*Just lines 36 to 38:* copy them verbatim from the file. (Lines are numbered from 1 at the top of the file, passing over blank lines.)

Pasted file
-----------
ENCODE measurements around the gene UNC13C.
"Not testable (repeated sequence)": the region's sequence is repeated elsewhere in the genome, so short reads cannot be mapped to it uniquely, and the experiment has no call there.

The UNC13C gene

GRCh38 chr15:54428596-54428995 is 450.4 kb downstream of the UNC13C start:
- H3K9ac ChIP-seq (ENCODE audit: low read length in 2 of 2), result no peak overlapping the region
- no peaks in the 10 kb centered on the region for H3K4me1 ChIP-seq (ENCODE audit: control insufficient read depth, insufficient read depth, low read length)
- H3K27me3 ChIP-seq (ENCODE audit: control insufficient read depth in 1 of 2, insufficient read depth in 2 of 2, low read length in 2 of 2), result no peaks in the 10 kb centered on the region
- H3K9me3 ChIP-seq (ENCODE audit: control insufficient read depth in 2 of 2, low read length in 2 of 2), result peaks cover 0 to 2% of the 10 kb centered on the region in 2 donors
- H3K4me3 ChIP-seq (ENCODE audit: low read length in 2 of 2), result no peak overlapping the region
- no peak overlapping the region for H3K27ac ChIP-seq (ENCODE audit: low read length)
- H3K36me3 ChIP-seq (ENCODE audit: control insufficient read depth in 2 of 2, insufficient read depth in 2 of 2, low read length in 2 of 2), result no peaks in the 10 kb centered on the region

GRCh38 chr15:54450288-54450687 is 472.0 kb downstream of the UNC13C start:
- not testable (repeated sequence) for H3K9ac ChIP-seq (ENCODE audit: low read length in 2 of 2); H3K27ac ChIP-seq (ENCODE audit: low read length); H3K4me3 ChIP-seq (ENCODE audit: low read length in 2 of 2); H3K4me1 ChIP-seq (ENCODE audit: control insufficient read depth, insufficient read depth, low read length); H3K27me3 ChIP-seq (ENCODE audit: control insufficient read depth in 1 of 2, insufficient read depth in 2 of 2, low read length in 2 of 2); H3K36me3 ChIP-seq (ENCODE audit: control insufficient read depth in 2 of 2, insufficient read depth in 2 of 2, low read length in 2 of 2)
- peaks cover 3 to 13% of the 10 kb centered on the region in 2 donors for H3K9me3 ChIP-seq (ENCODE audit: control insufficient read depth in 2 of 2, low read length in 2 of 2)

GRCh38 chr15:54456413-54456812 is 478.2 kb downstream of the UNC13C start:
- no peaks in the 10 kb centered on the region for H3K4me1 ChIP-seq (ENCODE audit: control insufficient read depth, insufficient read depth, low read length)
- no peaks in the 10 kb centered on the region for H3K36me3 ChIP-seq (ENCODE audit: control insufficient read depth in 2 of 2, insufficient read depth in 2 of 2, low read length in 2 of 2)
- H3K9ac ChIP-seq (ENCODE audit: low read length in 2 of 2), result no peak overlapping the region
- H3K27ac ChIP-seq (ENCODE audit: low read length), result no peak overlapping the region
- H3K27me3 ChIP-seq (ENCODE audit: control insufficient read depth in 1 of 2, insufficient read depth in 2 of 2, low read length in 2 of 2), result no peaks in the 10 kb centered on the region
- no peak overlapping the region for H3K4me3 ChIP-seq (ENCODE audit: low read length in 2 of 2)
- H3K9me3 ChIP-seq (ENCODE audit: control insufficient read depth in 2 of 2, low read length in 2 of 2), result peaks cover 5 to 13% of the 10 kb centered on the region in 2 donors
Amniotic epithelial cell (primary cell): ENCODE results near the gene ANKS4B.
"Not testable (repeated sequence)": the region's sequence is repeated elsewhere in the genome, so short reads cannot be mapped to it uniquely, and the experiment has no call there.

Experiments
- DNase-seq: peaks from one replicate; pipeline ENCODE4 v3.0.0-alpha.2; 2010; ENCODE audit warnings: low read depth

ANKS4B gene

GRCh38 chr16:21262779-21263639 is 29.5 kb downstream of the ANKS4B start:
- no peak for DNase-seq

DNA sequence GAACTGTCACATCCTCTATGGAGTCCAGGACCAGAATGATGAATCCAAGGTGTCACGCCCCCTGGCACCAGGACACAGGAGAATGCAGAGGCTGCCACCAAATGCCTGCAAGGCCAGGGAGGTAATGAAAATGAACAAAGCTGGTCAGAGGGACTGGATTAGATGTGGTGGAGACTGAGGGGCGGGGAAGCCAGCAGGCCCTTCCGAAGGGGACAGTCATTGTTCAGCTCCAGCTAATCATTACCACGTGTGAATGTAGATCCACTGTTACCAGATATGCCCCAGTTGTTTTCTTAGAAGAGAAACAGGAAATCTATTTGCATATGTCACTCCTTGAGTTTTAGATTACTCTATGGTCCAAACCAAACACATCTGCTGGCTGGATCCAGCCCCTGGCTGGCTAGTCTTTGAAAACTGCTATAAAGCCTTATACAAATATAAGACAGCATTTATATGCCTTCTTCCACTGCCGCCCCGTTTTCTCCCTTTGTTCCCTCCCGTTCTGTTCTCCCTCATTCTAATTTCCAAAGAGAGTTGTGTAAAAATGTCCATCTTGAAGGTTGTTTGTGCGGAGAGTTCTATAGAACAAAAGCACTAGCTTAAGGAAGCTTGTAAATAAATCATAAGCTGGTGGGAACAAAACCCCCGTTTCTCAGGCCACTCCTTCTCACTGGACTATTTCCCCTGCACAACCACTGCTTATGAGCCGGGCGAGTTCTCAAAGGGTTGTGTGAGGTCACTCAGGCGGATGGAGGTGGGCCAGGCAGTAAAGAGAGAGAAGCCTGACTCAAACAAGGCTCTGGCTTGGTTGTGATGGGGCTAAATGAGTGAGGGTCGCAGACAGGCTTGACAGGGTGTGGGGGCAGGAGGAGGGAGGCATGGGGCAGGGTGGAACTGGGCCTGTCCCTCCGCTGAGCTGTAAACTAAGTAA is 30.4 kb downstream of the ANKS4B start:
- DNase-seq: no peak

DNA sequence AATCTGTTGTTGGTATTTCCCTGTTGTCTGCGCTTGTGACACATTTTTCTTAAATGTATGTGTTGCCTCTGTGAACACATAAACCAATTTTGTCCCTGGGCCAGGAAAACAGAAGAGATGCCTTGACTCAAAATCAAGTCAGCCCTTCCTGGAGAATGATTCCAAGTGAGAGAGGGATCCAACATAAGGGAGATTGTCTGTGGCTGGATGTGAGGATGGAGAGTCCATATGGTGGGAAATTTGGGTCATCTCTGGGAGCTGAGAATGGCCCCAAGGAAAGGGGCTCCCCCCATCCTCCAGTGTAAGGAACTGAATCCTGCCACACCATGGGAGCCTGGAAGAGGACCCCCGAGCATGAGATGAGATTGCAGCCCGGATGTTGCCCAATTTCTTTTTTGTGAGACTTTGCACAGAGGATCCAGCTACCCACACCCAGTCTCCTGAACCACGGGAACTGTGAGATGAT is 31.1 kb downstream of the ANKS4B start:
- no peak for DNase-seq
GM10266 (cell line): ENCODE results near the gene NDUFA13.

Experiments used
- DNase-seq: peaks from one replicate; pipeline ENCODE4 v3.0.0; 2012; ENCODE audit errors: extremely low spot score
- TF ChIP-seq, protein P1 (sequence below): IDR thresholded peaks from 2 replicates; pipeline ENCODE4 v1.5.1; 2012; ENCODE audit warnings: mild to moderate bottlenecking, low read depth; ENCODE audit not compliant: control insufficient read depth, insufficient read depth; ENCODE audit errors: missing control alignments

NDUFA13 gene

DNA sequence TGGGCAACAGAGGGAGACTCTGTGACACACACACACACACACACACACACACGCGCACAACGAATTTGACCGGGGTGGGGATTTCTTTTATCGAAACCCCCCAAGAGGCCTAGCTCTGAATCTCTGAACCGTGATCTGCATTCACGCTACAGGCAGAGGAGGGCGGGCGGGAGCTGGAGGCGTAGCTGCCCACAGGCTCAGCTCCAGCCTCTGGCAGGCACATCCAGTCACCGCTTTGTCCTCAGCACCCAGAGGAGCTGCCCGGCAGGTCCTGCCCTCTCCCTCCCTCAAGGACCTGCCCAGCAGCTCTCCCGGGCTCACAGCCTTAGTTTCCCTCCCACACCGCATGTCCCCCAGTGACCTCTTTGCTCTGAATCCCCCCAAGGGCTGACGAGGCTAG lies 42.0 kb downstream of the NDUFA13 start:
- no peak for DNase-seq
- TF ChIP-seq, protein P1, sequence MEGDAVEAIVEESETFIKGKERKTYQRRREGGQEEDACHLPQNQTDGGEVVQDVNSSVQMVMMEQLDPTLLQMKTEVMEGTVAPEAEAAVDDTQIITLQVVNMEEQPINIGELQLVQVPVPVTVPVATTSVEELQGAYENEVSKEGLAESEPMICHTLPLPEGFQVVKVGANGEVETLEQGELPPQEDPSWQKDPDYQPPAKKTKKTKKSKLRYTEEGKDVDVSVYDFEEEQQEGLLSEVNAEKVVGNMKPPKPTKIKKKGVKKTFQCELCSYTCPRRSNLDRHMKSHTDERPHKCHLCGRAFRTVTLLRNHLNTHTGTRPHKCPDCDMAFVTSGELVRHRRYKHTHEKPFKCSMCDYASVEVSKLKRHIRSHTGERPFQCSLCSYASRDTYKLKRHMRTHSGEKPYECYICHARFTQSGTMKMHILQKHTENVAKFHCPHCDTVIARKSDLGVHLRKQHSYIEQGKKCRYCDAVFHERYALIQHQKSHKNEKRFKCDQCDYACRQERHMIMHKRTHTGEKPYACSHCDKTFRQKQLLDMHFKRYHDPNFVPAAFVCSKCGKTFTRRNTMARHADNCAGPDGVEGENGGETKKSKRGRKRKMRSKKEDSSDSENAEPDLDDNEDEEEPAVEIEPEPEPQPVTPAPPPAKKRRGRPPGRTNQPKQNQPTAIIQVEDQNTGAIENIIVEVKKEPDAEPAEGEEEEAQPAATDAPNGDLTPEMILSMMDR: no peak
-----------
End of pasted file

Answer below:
- DNase-seq: peaks from one replicate; pipeline ENCODE4 v3.0.0; 2012; ENCODE audit errors: extremely low spot score
- TF ChIP-seq, protein P1 (sequence below): IDR thresholded peaks from 2 replicates; pipeline ENCODE4 v1.5.1; 2012; ENCODE audit warnings: mild to moderate bottlenecking, low read depth; ENCODE audit not compliant: control insufficient read depth, insufficient read depth; ENCODE audit errors: missing control alignments

NDUFA13 gene